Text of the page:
by Peter Burwasser
It is very instructive that these sonatas are presented in chronological order. One hears, with the op. 11, written when the composer was 25, the Schumann signature intact. Here is headstrong emotion and theatricality, a bold and original sense of harmony, and a depth and complexity of texture that now sounds like a precursor to the monster works of the 20th century for solo piano by Boulez, Messiaen, Carter, Barraque, and others. But there is, as well, a certain callowness, or over ambition, that can render the music a bit clattery and even tiresome. Certainly the final movement, which clocks in at 11 and one-half minutes in Rose's performance, seems to go on forever.
By the time Schumann gets to the so-called "Concerto Without an Orchestra" (the pretentious subtitle was supplied by the first publisher, not the composer), a quality of maturity imbues the music, which has greater cohesion and a more refined dove-tailing of motifs, although it too, in this listener’s humble opinion, seems too long, for all its brilliance. The Sonata in G Minor is a little more than half the length of the preceding two, and this concision is highly welcome, especially as it is accompanied by a profusion of striking melodic and harmonic ideas. This last sonata of Schumann is, both formally and by virtue of content, the strongest of the three.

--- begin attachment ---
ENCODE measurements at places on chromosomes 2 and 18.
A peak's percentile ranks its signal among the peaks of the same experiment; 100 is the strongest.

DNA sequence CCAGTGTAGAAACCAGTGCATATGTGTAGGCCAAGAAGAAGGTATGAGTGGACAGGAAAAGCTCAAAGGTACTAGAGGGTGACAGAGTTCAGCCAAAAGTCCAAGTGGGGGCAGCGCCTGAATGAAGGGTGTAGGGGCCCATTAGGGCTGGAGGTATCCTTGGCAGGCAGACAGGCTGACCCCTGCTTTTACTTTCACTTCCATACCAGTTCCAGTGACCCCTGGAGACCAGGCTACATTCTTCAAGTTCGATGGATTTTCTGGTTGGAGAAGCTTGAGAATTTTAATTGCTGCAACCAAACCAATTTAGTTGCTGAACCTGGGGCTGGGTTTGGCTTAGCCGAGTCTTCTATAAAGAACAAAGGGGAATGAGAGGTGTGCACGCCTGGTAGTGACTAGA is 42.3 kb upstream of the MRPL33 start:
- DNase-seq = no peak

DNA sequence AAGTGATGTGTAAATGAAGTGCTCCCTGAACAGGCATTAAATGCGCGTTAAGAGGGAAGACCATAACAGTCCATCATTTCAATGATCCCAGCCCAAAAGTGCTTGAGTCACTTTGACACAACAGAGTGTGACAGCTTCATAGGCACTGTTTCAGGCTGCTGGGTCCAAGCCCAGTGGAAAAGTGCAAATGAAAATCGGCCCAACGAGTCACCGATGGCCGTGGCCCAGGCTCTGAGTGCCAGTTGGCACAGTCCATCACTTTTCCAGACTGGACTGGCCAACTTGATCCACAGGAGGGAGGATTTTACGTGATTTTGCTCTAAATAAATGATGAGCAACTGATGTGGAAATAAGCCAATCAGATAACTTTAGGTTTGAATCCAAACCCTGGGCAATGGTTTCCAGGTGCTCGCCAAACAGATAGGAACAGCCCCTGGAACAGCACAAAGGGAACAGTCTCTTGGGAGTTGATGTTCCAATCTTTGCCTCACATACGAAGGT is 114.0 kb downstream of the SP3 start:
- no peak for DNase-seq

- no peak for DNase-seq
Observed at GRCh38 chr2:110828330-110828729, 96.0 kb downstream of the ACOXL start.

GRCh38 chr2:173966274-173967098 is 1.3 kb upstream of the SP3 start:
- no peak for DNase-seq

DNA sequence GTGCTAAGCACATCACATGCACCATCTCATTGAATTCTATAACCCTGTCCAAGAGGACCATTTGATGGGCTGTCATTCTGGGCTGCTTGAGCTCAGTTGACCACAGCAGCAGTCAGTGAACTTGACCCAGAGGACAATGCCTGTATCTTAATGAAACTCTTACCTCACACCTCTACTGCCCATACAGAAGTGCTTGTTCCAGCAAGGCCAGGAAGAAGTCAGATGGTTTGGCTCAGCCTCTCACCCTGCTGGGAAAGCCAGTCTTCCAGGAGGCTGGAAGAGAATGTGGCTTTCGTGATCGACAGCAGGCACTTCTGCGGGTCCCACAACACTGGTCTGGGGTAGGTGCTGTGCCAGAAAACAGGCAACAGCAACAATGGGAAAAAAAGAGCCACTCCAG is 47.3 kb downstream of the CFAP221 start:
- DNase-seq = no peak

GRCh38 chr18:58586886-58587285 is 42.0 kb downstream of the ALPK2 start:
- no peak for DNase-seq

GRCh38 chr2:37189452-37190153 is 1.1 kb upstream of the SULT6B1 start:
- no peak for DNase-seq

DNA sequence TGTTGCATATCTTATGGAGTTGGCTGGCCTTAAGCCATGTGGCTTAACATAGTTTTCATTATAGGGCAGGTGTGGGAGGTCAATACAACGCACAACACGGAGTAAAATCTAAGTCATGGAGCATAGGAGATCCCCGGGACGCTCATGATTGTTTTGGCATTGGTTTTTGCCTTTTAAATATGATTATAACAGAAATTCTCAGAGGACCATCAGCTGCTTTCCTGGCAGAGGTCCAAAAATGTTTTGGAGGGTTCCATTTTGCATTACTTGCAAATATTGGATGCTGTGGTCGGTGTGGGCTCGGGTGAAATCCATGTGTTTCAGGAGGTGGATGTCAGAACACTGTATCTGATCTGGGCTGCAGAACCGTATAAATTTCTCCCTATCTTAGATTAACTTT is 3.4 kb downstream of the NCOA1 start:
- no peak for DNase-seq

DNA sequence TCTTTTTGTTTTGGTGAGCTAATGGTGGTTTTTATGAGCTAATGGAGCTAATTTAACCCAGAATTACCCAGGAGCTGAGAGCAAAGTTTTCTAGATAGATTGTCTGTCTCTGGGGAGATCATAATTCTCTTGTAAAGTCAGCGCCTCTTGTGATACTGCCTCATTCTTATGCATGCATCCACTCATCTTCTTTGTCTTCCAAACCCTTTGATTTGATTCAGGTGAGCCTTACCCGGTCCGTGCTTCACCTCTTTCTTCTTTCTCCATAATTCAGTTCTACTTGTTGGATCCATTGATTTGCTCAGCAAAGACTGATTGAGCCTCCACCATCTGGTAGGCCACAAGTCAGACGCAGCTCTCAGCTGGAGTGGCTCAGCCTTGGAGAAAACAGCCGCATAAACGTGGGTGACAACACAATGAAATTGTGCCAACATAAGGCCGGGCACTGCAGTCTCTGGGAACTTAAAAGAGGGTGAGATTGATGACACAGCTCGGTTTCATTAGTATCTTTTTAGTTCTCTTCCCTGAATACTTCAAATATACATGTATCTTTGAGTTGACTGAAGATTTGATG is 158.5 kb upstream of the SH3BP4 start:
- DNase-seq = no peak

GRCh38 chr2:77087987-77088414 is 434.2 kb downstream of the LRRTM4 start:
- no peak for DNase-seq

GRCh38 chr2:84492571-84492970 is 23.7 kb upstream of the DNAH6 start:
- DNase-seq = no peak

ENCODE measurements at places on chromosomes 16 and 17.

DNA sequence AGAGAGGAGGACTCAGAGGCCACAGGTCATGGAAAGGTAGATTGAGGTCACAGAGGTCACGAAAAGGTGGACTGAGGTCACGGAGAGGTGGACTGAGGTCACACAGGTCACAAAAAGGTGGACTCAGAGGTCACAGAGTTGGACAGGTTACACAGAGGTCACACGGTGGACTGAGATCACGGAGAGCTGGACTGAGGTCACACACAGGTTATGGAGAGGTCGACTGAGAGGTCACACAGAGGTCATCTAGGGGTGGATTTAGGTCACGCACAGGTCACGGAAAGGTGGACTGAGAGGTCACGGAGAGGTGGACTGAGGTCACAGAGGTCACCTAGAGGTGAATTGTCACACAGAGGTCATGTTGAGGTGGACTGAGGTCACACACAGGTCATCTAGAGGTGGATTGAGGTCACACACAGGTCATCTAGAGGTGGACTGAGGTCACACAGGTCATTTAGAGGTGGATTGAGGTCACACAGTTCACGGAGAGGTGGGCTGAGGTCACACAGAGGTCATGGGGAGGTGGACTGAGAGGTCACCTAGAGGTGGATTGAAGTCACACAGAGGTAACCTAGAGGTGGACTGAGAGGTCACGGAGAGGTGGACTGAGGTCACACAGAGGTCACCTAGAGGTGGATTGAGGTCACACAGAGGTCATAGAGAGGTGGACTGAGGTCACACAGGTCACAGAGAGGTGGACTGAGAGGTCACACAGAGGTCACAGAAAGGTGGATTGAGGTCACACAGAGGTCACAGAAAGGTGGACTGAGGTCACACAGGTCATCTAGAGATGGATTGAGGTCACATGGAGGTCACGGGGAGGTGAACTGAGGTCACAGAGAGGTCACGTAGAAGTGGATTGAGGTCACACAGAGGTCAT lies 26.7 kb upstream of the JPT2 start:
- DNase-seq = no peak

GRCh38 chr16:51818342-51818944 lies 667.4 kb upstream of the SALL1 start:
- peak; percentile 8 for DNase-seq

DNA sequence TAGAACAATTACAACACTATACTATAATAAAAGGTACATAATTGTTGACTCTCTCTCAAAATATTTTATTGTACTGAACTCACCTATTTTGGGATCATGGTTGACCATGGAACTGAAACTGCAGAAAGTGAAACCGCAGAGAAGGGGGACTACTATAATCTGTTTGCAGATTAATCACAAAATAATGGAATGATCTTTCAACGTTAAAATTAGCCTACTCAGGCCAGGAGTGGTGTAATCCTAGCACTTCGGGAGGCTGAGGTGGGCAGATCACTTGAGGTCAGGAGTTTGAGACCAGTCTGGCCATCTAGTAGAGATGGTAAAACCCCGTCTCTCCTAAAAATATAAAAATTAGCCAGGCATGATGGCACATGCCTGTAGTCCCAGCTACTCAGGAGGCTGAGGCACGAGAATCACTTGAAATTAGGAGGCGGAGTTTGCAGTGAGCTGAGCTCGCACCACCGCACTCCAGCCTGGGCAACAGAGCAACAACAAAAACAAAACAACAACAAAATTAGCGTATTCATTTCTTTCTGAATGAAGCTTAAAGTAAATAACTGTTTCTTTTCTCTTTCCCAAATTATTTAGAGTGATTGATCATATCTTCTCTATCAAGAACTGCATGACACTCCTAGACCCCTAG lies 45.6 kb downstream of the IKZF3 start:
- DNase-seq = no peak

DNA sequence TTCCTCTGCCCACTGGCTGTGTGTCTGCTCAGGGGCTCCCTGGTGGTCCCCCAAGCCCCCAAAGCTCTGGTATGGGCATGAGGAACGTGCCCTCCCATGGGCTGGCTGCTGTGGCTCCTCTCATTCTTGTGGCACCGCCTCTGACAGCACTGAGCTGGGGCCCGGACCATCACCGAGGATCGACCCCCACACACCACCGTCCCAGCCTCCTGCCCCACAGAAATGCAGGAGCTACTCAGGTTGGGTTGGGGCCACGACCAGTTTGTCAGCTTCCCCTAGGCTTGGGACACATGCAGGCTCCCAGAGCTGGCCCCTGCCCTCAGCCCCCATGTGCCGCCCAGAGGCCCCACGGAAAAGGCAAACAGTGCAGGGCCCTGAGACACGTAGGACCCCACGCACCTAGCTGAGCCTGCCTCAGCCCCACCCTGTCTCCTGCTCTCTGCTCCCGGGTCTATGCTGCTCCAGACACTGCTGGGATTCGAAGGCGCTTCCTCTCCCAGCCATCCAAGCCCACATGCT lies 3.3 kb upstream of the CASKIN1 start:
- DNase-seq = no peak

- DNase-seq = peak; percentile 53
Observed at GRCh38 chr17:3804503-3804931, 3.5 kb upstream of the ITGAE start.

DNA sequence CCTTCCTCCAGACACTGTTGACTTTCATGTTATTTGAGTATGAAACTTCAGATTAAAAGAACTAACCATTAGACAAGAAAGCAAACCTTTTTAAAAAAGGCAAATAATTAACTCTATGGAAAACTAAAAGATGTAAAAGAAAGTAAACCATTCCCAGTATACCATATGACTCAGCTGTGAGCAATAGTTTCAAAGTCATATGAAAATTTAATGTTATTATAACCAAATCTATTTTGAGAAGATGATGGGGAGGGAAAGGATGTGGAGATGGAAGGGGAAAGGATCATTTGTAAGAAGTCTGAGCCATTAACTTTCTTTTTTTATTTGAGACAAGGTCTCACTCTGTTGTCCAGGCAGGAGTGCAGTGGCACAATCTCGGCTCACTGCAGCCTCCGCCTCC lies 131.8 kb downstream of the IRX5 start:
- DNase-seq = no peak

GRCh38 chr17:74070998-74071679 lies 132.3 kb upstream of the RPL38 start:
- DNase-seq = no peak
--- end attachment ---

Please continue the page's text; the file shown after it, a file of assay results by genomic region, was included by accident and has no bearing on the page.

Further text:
American pianist Jerome Rose has made the music of Schumann a central part of his repertoire, and the insights and intimacy that he reveals in this voluptuous material are deeply satisfying. He eschews the sort of grandiose, noisy manner exemplified by Horowitz in his famous reading of op. 14, instead offering clarity and rhythmic logic. Rose cannot render the exuberance of Schumann with any particular sense of control, nor should he have to. Because of the miracle of recorded sound, we can dip in and out of this glorious sound world at will, sampling sweet morsels a bit at a time, or tearing into big chunks of rich, gooey cake with ravenous gluttony.